JUNEAU (AP) -- Calling it a ''worldwide model'' for cruise ship legislation, Gov. Tony Knowles on Friday signed a bill to regulate wastewater discharges from the giant international vessels traveling in Alaska.
''Today we do christen a new era of protection for Alaska's waters,'' Knowles said, standing on the Alaska Steamship Dock in downtown Juneau, where the ships often tie up. He was surrounded by supporters of the measure, which passed in a special session earlier this month.
''By signing this bill, House Bill 260, we will chart a course other states and other nations are already looking to follow,'' Knowles said.
A new federal law that passed in December prohibits disposal of treated sewage and gray water -- the water from sinks and showers -- closer than one mile to shore unless is it cleaned to a very high standard. Raw sewage must be dumped at least three miles from shore.
The state legislation builds on the federal law by also setting a cleanup standard for gray water and requiring the ships to provide information on their solid waste and hazardous waste handling practices.
It calls for a $1 per passenger fee to cover costs of the program, which will include cruise ship air emissions monitoring. The emissions monitoring program is already on the books, but in some years has gone unfunded.
The bill also gives the state access to the ships' water testing and disposal records and gives the state authority to board ships and do its own testing.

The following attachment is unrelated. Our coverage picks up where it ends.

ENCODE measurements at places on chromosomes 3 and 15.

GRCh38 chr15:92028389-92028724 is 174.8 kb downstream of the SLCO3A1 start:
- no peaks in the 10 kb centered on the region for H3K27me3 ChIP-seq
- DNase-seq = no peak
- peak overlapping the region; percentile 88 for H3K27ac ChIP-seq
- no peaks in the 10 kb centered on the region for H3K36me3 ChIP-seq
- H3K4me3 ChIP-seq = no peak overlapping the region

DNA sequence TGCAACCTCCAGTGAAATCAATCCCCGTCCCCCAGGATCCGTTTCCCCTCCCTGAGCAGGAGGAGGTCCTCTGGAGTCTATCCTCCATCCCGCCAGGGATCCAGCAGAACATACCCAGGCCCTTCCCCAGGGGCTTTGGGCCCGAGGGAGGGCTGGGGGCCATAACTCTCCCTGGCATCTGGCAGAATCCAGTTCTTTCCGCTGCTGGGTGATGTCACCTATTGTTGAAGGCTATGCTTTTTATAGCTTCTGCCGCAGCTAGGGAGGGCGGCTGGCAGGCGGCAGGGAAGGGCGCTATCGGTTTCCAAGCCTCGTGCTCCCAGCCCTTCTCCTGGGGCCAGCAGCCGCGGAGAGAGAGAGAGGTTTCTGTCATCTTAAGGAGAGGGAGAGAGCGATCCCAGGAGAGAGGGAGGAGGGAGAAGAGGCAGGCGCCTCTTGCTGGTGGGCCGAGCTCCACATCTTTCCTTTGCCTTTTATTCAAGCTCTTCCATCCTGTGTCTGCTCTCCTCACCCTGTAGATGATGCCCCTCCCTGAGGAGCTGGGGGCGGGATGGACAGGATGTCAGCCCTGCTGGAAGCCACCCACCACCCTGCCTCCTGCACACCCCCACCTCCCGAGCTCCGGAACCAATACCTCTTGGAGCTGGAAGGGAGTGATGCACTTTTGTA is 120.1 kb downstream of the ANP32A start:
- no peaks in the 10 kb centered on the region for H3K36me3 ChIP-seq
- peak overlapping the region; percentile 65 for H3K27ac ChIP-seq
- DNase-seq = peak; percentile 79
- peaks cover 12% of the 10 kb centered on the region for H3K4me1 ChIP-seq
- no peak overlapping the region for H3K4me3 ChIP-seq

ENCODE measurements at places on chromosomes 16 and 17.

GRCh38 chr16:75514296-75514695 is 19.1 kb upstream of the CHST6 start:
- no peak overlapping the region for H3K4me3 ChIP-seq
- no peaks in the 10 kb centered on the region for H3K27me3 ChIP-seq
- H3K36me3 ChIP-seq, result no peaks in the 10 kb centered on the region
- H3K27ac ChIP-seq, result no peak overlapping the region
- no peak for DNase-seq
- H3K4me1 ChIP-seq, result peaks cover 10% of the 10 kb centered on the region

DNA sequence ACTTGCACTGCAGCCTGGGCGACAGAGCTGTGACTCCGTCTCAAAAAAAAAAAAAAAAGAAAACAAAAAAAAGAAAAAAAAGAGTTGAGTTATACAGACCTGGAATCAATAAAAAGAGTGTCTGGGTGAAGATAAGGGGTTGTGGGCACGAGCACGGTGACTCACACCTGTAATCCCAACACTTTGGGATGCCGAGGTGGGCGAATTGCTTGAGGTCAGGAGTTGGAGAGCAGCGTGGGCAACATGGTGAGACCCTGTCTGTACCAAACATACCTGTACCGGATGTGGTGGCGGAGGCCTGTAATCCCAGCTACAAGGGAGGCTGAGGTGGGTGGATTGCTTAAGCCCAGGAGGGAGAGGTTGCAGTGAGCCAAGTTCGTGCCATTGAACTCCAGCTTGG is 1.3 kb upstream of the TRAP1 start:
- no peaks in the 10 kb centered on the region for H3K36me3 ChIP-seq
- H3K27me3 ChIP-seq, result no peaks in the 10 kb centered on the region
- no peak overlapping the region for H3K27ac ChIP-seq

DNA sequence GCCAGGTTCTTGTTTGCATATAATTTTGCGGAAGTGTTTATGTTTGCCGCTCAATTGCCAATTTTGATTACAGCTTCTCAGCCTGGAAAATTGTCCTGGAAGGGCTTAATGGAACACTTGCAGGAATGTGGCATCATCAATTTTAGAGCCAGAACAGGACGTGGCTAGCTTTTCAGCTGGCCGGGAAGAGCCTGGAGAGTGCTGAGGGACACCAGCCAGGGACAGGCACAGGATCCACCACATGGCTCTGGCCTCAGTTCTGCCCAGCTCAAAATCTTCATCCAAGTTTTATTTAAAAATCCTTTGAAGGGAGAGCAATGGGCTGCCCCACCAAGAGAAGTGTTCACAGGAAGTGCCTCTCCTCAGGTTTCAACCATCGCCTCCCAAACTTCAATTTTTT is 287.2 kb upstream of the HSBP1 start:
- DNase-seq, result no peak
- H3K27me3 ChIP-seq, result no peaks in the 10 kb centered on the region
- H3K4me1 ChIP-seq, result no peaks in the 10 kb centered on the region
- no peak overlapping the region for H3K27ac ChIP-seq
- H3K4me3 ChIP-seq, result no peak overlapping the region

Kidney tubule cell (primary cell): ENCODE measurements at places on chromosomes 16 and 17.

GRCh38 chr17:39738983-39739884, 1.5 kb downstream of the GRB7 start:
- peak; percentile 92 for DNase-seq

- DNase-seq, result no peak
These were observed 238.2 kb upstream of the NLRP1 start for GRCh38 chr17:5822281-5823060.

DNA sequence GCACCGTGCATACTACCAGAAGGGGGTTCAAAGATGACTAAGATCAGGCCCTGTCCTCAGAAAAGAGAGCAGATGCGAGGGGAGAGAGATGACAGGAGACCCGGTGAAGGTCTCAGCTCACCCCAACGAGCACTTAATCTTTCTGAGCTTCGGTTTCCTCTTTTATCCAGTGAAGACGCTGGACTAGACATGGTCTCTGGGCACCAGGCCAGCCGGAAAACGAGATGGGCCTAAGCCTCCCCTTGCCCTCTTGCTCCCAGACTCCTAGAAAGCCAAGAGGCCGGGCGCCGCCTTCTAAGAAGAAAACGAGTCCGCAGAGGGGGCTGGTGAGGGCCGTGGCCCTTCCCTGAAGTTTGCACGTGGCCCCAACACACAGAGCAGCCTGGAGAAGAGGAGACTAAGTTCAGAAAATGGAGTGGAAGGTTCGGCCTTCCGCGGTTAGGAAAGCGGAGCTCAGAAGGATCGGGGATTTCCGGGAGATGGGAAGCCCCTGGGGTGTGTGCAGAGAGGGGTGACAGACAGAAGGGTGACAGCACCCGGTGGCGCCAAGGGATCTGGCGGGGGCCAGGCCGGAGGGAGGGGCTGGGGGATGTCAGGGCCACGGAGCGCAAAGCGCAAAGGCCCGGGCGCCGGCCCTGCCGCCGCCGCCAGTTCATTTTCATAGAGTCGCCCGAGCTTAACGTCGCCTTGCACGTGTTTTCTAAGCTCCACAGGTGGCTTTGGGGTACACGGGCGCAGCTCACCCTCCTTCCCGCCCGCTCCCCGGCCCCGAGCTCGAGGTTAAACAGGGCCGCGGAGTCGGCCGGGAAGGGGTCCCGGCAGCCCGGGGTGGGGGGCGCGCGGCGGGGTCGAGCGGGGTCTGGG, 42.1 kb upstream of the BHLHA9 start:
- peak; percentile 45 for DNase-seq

Richard Softye, Holland America Line's vice president for compliance, said in an interview that the new law is the most comprehensive of any state.
''Is it something we can live with? Surely,'' Softye said. ''As a matter of fact, we're proud of what we're doing.''
Holland America has installed a treatment system in one of its ships that cleans wastewater to a level that can legally be discharged in port. Other cruise companies are also working on new technology.
Ships that aren't yet outfitted with new treatment systems, including some of Holland America's, must travel farther offshore to discharge waste.
State Department of Environmental Conservation Commissioner Michele Brown said it makes sense that Alaska law would go further than other states because the cruise ships spend more time in Alaska waters, which are a destination, not just a starting point for a cruise.
The law comes after the revelation two years ago that one cruise line had illegally dumped oily bilge water and toxic chemicals in the mid-1990s and after a voluntary testing program in 2000 found almost none of the wastewater samples from the ships in Alaska met federal standards for suspended solids and fecal coliform bacteria.
House Bill 260 was sponsored by Rep. Eldon Mulder, R-Anchorage, after the Republican-led Legislature ignored a bill introduced by the governor. The industry-endorsed bill was originally rejected by Knowles as not stringent enough.
Spurred on partly by bad publicity, the industry negotiated a compromise version of HB 260 that included many of the provisions in the governor's bill as well as some provisions in a cruise ship discharge reporting bill by Rep. Beth Kerttula, D-Juneau.
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